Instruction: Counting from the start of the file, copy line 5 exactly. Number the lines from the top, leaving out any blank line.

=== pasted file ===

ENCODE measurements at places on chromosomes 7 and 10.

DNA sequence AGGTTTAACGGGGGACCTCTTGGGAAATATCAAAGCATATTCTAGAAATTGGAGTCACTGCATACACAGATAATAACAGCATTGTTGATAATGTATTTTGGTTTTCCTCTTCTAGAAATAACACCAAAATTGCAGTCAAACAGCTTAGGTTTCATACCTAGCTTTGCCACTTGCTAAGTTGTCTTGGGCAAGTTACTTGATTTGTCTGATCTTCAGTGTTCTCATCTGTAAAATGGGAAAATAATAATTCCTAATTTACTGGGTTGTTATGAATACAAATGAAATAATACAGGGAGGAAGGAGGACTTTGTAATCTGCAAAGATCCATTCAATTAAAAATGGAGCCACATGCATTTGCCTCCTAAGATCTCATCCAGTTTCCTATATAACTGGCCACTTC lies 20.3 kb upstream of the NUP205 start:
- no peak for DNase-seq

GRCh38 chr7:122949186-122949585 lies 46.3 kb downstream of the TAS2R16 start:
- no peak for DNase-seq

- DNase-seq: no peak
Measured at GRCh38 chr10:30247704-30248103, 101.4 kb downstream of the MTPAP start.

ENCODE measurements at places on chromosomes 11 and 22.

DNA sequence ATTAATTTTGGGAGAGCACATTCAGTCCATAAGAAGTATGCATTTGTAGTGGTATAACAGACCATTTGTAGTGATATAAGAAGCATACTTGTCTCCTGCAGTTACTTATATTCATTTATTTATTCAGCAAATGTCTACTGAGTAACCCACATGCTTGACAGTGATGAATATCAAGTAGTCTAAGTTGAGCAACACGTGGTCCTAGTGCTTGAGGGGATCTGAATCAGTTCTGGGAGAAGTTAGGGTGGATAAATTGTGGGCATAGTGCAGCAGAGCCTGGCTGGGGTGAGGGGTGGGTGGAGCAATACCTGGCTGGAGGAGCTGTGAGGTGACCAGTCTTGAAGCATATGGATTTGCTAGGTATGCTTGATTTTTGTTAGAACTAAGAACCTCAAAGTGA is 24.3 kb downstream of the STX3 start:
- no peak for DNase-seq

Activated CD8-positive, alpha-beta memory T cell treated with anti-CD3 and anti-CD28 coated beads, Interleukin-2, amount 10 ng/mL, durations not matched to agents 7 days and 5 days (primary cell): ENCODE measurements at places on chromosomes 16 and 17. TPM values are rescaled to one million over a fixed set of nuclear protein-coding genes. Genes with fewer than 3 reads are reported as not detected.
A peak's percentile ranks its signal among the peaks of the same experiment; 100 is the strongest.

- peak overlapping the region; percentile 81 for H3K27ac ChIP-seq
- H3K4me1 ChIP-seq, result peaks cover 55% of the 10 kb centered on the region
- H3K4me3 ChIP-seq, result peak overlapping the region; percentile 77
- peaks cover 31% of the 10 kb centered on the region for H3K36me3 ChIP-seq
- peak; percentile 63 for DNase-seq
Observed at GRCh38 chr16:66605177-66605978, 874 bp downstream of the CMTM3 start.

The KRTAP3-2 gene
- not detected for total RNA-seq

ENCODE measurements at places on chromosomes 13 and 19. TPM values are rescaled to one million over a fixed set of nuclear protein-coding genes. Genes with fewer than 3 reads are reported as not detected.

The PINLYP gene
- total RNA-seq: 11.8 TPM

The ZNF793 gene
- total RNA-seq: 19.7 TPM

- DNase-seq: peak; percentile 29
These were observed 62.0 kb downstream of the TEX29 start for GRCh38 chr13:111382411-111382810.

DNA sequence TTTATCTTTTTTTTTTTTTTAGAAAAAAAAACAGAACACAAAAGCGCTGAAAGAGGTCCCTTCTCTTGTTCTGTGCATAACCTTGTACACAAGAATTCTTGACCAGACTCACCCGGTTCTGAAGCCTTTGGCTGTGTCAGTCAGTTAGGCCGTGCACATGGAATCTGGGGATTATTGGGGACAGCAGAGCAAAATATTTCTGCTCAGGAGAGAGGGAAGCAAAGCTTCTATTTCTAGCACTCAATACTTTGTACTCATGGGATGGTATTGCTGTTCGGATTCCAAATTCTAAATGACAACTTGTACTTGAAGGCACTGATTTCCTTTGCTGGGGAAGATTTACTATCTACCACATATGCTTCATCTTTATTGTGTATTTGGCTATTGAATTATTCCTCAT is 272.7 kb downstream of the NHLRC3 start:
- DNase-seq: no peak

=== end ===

- no peak for DNase-seq